TELEVISION / Match making: James Rampton reviews the best of the weekend's programmes

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The Independent Culture
Roxy Reddy. The very name has a touch of the Roy of the Rovers about it. From the moment in Screen One: Born Kicking (BBC1 Sunday) when Roxy (Eve Barker), an intelligent A-level student, abandoned her mountain bike outside school to accept a lift from a football club chairman (Denis Lawson) with a dodgy TexMex 'tache, you knew you were in the realms of comic-book fantasy.

Barry Hines's script was rather like the England football team; pacy, intermittently skilful, but far too predictable (football chauvinism is a pitch already well marked by the studs of The Manageress and The Comic Strip.) Before you could say 'Gazza', Roxy was being doorstepped by the tabloids and an old fogey football club director (complete with regulation three-piece suit and watch-chain) was spluttering about Cosmo billboards replacing Daily Telegraph ones. 'Where's it going to end? They'll be in the boardroom if we're not careful.' And didn't you see the joke about Roxy not wanting to swap shirts at the end of a game coming from several football pitches away?

Director Mandie Fletcher gave the material the oomph of an end-to-end local derby, but too often resorted to rock video storytelling techniques - fast cuts between Roxy dolls, and appearances in Hello] and on Wogan (this was a period film as well as a fantasy), all to the sound of 'Holding out for a Hero'. She also displayed a weakness for rather obvious images. Just after Roxy started an affair with the (married) chairman, they were seen standing on an escalator together behind a nun. And, all the while, we saw suspiciously little of 'the most promising talent since Georgie Best' in action - perhaps not surprisingly, as, for one scene, Barker is said to have needed 36 attempts before finally beating the goalkeeper.

Dame Edna's Neighbourhood Watch (ITV Saturday), a sort of Through the Keyhole from Hell, was much more accomplished at hitting the target. Dame Edna took to the gameshow like a possum to a pouch. She already dresses more dazzlingly than most gameshow hosts and comes with a ready-made catchphrase - 'it's spooky' - which elicted a Nuremberg Rally response from the audience.

Like Julian Clary, Edna is at her best engaging in free intercourse with punters, rather than being bound to a set script (as anyone who saw her dire feature film outing, Sir Les Patterson Saves the World, would testify). When she said 'Oh, you have a lovely interior,' you guessed what was coming ('as my gynaecologist always says'), but it was no less amusing for all that. As with sex, the pleasure of Dame Edna lies as much in the anticipation as the pay-off.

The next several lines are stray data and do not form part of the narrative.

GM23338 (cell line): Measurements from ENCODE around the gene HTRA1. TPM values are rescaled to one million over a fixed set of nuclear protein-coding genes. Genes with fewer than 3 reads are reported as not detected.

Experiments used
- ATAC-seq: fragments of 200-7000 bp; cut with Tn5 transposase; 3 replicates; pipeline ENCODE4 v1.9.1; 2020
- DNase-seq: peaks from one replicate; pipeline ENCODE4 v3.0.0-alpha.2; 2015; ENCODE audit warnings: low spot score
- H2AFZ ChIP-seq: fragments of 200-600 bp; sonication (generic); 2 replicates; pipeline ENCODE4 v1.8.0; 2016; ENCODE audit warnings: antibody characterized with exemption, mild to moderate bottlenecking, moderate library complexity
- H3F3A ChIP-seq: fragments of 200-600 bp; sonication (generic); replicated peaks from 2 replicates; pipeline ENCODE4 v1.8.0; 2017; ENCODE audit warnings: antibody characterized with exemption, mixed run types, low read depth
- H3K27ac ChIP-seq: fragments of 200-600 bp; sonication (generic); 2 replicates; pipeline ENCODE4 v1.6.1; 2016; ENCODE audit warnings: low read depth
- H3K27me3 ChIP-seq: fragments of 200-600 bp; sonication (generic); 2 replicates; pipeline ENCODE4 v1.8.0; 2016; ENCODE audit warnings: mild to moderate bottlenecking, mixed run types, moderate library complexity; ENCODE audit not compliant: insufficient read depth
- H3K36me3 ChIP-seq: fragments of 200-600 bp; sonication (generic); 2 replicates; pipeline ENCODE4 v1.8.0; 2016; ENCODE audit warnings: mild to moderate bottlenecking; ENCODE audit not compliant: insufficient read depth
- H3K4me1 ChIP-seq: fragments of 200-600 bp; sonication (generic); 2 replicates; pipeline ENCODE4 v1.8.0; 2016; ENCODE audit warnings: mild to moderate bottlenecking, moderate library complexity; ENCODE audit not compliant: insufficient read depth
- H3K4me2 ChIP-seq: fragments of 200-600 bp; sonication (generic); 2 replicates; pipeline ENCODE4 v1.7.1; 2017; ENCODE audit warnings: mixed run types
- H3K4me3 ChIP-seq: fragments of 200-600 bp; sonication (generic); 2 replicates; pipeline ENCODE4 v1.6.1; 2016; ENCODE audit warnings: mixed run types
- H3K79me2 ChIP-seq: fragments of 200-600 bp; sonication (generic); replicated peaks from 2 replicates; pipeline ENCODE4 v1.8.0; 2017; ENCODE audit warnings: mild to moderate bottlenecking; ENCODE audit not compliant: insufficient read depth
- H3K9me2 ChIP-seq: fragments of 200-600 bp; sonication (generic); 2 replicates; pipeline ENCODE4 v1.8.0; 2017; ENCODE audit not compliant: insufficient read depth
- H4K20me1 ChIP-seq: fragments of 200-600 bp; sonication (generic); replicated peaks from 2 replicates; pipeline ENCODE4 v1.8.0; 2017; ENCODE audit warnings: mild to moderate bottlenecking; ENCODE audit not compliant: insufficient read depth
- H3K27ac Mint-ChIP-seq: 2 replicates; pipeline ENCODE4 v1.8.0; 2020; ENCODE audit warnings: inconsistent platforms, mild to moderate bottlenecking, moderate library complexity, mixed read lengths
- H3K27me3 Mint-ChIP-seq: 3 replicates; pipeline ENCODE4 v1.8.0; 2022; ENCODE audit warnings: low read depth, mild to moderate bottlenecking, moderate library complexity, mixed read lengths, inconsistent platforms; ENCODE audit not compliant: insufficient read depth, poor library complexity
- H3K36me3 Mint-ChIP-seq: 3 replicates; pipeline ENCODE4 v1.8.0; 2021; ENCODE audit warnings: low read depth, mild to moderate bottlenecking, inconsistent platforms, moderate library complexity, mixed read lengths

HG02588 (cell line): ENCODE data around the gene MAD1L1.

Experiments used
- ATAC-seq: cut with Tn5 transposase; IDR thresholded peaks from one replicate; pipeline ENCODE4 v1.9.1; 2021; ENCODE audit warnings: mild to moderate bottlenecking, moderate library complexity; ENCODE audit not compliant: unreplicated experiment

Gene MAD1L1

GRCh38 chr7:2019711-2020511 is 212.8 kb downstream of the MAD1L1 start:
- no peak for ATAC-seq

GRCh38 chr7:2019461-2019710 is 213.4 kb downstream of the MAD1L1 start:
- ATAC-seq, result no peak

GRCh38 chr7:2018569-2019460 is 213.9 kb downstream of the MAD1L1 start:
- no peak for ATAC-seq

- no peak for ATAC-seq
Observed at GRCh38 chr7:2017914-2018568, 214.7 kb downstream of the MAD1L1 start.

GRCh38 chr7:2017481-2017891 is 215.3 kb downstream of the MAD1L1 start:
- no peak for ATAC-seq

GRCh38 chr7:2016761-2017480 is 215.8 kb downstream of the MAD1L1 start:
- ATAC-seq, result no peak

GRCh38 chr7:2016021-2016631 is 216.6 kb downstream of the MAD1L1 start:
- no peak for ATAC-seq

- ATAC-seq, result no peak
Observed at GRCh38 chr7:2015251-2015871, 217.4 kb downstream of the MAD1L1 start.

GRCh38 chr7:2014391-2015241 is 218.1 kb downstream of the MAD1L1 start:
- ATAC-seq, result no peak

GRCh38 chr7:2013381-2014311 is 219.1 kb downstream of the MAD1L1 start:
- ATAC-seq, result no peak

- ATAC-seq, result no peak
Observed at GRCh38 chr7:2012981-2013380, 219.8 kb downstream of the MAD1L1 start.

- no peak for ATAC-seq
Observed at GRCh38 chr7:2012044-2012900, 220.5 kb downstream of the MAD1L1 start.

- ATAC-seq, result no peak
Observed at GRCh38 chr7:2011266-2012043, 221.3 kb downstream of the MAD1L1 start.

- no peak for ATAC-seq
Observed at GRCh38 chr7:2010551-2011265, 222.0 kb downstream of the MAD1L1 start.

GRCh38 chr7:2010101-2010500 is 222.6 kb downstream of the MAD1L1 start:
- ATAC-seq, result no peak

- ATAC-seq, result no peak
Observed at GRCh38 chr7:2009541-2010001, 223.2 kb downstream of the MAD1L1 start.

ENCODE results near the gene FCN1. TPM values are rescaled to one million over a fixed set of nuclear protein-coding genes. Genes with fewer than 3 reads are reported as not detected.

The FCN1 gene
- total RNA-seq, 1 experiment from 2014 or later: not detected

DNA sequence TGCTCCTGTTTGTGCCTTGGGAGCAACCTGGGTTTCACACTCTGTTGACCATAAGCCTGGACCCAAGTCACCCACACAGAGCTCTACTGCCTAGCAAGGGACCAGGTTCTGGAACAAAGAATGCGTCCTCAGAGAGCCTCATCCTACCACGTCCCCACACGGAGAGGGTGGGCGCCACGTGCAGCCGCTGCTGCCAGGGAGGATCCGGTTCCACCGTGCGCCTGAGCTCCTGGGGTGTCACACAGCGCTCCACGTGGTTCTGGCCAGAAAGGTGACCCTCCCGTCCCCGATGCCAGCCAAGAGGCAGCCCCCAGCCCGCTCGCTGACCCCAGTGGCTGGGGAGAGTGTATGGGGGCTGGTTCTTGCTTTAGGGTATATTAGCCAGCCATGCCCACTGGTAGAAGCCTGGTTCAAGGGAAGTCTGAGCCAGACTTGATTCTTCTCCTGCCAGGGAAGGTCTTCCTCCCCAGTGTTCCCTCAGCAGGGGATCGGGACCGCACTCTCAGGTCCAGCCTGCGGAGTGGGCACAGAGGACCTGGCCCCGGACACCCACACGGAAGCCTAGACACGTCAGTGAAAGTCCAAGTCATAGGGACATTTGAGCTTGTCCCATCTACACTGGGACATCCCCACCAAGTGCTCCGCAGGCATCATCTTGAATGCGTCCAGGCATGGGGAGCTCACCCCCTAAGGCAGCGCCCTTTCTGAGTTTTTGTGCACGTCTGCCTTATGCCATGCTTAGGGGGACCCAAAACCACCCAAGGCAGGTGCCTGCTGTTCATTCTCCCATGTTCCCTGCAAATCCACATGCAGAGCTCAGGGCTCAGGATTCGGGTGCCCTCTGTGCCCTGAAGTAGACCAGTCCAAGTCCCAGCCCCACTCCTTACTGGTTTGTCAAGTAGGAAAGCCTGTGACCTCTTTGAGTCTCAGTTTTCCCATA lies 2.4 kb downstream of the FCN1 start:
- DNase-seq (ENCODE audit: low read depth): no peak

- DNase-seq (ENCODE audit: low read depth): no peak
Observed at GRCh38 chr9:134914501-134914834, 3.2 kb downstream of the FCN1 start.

It is some kind of testament to his popularity that the shadow of Jeremy Beadle hangs over every light entertainment show. As Edna probed and penetrated her contestants' inner sanctums - even uncovering a place where one kept chewing gum for re-cycling - it struck you that the only real difference between Dame Edna's Neighbourhood Watch and Beadle's About is that Edna is funny. A punch in the face hurts less if you are laughing at the time.

The Brain Drain (BBC2 Saturday), the latest offering from the ubiquitous Hat Trick Productions, no doubt had people laughing, too. For this 'antidote to Question Time', Jimmy Mulville had obviously attended classes at the Angus Deayton/Clive Anderson School of Cynical Hostmanship. He offered a first prize of 'Me and My Paint' by Rolf Harris and observed, 'That was our last round . . . There is a God.'

But for all its evident gifts, a line-up featuring Mulville, Paul Merton, Willie Rushton, Dawn French and Tony Hawks did slightly have the feeling of a meeting of the Heads of the Five Families. Hat Trick is fast becoming comedy's cosy nostra and Merton's very first contribution here was an old chestnut regurgitated from Have I Got News for You? Television does not suffer over- exposure gladly. Young guns can all too easily turn into old lags.

No sign of any old lags on the catwalks featured in The Look (BBC2 Sunday). The first of six programmes on the fashion industry was like a moving catalogue, stuffed with supermodels (definition: the sole people on earth capable of looking drop-dead beautiful in a Baco-foil catsuit) who are rapidly becoming more famous than the designers whose clothes they parade. To its credit, The Look did not just unquestioningly ogle the women or the designers. 'Armani,' noted the commentary sharply at one point, 'whose creed 'less is more' applies to everything except the price tag.'

Gina and Jeremy Newson's camera had the knack of catching society women with their fireproof grins down. 'You're an absolute animal,' shrieked one as she emerged from a scrum of socialites outside a show. Apart from a fixation with trying to shoot the catwalk reflected in a pair of sun-glasses, the film played it admirably straight. They had obviously not been ensnared in the fashion PR machine, which has the power to shred journalists who do not toe the hem line.

We were, unfortunately, denied potentially the most entertaining programme of the weekend, when the beleaguered Secretary of State for National Heritage, David Mellor, pulled out of the rigorous Channel 4 talk show, Answering Back. His diary was too full apparently.